125,000 grant ending soon; prevention coalition in Milford desperate to find funds to continue its work
Despite 10-year history of success in substance use prevention, the end of federal funding for Milford Prevention Council leaves the local community at high risk
When you walk into a monthly meeting of the Milford Prevention Council (MPC), you notice attendees from diverse parts of the community. Churches, the school system, law enforcement, elected officials, local nonprofits, and more.
This group hopes to continue their highly successful, collaborative work to prevent substance use among local youth. Yet the federal grant that funds MPC runs out in less than a year, which puts this unique coalition's prospects on shaky ground.
"Milford was awarded a 10-year Drug-Free Communities grant in 2009," says Wendy Gibbons, program director of MPC. "It provides $125,000 per year to fund all of our programmings, from staff and planning to community awareness campaigns and resources for youth and parents."
That grant ends September 2020, which leaves the entire community scrambling to figure out a way to keep MPC's work going.
"We've made significant progress in reducing substance use in Milford, it's a model for other coalitions in our state," adds Gibbons. As an example, she highlights how MPC helped curb alcohol use among youth in Milford. In 2009, the percentage of Milford youth who said they drank alcohol in the past 30 days stood at 26%, compared to a state average of 18.5%. In 2017 – just 8 years later – the same data showed Milford at only 9% versus a state average of 11.4%.
Although MPC focused from day one on prevention initiatives that have long-term impact and viability, it was difficult to secure other funding when the initiative already had federal support.
Now that the federal grant is due to end, MPC is focusing on sustainability plans. It is rolling out a local awareness campaign over the coming months about the urgency of the situation.
"We've worked to secure smaller funding from local and state sources," says Lou LaVecchia, chairman of MPC. MPC recently secured a $50,000 one-time grant from the Community-Based Coalition Enhancement Grants to Address Local Drug Crisis (CARA) Program for a campaign focused on opioid use education. "We also receive small funding grants from United Way of Milford and the City of Milford. These may help for a few more months, yet unless we secure additional funding sources, our ability to keep MPC going will end in September 2020."
People who see MPC's impact are hoping that the local community can step up.
Board of Alderman member Raymond Vitali says that there is a genuine, two-fold risk to local communities and families if MPC goes away. "First, there will be nobody actively doing work to educate the community about the risks of substance use and spearhead community-wide prevention efforts. And second, all the successes that MPC has already accomplished are at risk of eroding quickly."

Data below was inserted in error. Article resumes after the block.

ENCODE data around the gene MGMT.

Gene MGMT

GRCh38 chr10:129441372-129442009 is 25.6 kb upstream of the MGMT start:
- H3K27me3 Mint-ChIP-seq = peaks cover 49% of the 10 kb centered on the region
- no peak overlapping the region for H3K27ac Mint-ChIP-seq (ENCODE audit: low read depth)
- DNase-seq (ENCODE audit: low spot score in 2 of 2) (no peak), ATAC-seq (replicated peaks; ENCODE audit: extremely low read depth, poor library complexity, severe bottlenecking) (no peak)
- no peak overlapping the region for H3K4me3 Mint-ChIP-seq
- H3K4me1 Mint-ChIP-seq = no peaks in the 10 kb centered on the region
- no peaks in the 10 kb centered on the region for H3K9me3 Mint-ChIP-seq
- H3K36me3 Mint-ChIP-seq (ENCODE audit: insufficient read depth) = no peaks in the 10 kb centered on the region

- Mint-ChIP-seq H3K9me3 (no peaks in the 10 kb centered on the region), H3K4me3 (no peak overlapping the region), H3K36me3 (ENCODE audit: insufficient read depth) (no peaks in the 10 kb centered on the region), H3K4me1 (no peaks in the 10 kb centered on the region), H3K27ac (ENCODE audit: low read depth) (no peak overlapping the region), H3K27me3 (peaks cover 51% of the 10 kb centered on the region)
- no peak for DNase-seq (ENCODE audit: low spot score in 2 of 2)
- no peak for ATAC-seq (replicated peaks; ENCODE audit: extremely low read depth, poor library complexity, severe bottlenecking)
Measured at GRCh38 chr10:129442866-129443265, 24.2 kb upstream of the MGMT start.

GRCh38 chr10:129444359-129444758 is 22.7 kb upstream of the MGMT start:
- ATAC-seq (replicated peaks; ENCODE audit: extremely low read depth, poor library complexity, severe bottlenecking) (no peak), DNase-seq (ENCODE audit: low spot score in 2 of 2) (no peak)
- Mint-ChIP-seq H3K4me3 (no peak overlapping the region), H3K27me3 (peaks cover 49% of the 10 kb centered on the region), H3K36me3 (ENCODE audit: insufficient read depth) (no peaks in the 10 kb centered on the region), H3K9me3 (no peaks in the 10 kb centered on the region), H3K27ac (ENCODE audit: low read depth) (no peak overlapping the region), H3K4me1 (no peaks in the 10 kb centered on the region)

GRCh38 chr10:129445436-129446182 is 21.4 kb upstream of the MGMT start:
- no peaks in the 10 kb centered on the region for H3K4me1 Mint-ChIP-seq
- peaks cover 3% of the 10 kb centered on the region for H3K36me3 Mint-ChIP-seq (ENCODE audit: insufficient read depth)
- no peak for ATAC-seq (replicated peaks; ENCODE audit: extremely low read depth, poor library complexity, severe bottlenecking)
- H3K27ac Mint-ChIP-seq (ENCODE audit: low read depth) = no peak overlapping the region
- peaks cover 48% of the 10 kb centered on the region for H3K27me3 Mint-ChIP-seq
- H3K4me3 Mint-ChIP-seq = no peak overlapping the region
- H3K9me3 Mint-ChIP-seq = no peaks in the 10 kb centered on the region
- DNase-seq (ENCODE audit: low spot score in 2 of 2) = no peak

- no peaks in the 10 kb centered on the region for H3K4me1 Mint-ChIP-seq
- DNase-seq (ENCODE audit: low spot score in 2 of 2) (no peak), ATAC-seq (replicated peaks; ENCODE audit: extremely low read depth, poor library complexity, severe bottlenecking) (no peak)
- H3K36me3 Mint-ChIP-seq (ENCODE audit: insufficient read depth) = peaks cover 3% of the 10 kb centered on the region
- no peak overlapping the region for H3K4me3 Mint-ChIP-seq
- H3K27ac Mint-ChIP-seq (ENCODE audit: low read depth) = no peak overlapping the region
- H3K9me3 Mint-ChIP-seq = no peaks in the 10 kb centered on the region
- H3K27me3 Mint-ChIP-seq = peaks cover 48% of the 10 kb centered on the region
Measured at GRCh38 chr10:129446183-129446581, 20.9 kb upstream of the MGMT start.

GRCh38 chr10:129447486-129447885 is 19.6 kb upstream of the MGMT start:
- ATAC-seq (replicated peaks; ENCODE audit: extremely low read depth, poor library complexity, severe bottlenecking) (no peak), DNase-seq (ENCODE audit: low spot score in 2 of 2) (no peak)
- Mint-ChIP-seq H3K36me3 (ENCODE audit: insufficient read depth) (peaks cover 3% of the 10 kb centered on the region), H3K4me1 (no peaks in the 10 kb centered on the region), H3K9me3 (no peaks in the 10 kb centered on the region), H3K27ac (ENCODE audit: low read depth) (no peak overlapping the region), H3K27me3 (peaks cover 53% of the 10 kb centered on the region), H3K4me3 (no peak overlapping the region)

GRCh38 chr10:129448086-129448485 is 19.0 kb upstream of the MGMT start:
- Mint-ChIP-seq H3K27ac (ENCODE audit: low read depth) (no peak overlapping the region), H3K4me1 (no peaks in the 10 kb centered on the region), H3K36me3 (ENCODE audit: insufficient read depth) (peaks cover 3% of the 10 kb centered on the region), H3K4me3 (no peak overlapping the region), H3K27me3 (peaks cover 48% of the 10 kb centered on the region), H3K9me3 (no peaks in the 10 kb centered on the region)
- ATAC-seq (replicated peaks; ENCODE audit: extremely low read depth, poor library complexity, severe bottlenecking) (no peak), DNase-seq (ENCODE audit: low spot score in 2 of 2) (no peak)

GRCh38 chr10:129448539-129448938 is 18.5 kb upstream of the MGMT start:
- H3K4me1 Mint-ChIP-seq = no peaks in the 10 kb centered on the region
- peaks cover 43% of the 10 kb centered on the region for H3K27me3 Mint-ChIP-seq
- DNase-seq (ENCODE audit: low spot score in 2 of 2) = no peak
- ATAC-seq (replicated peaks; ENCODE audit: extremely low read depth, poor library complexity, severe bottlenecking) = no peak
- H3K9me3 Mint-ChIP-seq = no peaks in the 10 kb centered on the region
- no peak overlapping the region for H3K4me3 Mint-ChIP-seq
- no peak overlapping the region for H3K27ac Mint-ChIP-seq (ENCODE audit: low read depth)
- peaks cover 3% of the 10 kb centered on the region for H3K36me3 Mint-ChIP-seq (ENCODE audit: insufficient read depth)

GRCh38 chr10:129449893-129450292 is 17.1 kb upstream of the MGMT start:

Since 2009, MPC has collected more than 3,100 pounds of medications for safe disposal during two annual Drug Take-Back Days and collected another 1,860 pounds through a medication drop box that was installed at the Milford Police Department. MPC has served more than 16,000 people through its school-based and community education programs. That includes more 7,000 high school freshman, high school seniors, and their parents during mandatory programs in Milford's two high schools that focus on substance use education and prevention.
"Our impact goes beyond statistics," Gibbons says. "MPC even worked with the Board of Alderman to advocate for and pass a local ordinance that raised the minimum purchase age to 21 for tobacco and vaping products."
When looking at all this great progress, Gibbons sees plenty of work still left, which heightens the need to find a funding solution. Youth use of e-cigarettes has risen dramatically, and Connecticut is once again on pace to set a record for the number of accidental overdose deaths within the state.
On top of that, Gibbons highlights the confusion around marijuana, with a push for legalization well under way in the state. "Alongside that is data that shows a clear link between marijuana use and negative impacts on brain development and cognition in youth. And people have questions about medical uses versus non-medical uses. Between vaping and marijuana alone, we have big education needs to address."
Between now and the end of 2019, Gibbons and other members of MPC are laser-focused on meeting with organizations and people who are interested in supporting substance use prevention. "We need to engage corporations, foundations, and individual people who want to make a real difference. It's an investment in Milford's future, an investment that enables the safety of our youth. Because that is what MPC does – it makes Milford a safer place to raise a family," adds LaVecchia.